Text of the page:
Publish date: 6 September 2022
Local healthcare leaders are urging people to take action this World Suicide Prevention Day (10th September) and create hope for someone struggling with their mental health.
According to the World Health Organization (WHO), over 800,000 people take their own life each year – that’s around 1 person, every 40 seconds. In the UK, that’s more than 6,800 a year.
Avon and Wiltshire Mental Health Partnership NHS Trust (AWP) is challenging the stigma around suicide by raising awareness of how to support a person who may be at risk. Alongside this year’s theme of creating hope through action, AWP is encouraging as many people as possible to complete a free online course on suicide awareness.
The 20-minute course, run by Zero Suicide Alliance, is designed to help people understand more about suicide, such as identifying suicide warning signs and developing techniques on how to communicate with someone at risk. The course is suitable for anyone aged 16 and over who can learn how to have a potentially life-saving conversation.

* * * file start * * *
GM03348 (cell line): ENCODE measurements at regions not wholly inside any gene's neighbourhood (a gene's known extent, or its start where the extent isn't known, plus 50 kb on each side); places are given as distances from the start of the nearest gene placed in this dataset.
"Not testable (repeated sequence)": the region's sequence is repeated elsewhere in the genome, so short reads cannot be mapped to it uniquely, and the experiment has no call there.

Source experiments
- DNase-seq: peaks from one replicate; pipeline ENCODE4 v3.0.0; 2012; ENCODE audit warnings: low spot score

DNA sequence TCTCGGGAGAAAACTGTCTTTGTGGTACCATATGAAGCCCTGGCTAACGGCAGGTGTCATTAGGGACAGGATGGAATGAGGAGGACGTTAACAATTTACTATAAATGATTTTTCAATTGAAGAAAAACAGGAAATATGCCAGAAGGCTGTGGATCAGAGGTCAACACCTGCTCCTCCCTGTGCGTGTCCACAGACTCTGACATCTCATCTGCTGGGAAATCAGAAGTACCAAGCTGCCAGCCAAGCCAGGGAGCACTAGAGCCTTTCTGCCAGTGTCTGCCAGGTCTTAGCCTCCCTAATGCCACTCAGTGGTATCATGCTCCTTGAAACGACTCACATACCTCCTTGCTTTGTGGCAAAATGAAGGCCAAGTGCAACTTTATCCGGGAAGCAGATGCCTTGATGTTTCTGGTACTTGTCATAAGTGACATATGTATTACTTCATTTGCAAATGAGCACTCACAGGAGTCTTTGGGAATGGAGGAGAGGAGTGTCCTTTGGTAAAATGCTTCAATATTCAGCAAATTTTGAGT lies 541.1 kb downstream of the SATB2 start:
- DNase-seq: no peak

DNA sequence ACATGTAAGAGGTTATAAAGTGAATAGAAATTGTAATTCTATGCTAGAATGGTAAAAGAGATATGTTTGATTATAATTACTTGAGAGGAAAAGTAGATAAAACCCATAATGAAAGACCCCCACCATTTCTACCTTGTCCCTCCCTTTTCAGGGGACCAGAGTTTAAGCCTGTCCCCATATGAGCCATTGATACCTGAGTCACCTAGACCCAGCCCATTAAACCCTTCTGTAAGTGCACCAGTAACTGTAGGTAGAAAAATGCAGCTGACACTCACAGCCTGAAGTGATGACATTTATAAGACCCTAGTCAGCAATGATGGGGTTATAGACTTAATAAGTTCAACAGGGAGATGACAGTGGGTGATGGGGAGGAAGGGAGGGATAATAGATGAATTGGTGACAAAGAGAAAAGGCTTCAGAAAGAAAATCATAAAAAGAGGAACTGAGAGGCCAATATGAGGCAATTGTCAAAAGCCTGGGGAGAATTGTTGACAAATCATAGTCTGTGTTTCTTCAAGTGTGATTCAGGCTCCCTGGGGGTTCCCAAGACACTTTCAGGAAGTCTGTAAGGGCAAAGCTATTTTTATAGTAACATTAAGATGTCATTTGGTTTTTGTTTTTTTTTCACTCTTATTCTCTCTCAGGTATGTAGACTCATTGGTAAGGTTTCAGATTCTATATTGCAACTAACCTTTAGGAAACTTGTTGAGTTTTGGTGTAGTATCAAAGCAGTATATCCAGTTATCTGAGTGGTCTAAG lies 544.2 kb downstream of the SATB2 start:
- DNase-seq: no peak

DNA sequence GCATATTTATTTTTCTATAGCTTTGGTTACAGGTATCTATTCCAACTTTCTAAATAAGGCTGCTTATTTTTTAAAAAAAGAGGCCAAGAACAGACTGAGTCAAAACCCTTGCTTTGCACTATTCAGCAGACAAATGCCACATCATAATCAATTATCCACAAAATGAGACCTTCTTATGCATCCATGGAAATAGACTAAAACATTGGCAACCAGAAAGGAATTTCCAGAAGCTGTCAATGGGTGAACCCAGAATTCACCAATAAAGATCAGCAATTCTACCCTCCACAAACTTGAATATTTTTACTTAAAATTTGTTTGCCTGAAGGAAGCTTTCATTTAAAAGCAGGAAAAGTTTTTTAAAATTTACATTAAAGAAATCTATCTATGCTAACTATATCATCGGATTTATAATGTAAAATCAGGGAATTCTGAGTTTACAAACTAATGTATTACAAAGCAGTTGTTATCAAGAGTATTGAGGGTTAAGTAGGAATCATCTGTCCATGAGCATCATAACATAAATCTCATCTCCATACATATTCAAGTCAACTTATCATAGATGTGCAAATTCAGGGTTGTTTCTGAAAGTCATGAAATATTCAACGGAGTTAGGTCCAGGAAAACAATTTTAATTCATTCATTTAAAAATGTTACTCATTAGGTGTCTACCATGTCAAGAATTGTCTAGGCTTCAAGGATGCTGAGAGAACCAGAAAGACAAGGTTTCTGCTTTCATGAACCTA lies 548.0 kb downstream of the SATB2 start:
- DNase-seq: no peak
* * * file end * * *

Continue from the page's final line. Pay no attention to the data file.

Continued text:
AWP is also recommending people to download StayAlive, a free app available for both Android and iOS mobile devices. This suicide prevention resource is full of useful information and tools to help someone stay safe in crisis.
Adrian Childs, Director of Nursing at Avon and Wiltshire Mental Health Partnership (AWP) NHS Trust, said: “We recognise that suicide prevention and awareness raising efforts should not just be limited to one day, but must be a continuous effort every day. Raising awareness of suicide not only helps to reduce the stigma associated around this sensitive subject, but it also encourages well-informed action which can reduce instances of suicide.
“By taking action, we are sending positive messages to people who are experiencing suicidal thoughts that we care and that we want to support them. By simply gaining a better understanding of how to spot the warning signs when someone is at risk, this small step can make a huge difference by providing hope to those who are struggling.”
21-year old student, Mollie, who has completed the free suicide awareness course, commented: “Just 20 minutes of training has given me the confidence to know how to help a friend or family member who may be struggling with thoughts of suicide. The course has taught me that suicide is preventable and I now know that I should not be afraid to have a conversation with someone who I feel is behaving out of the ordinary.”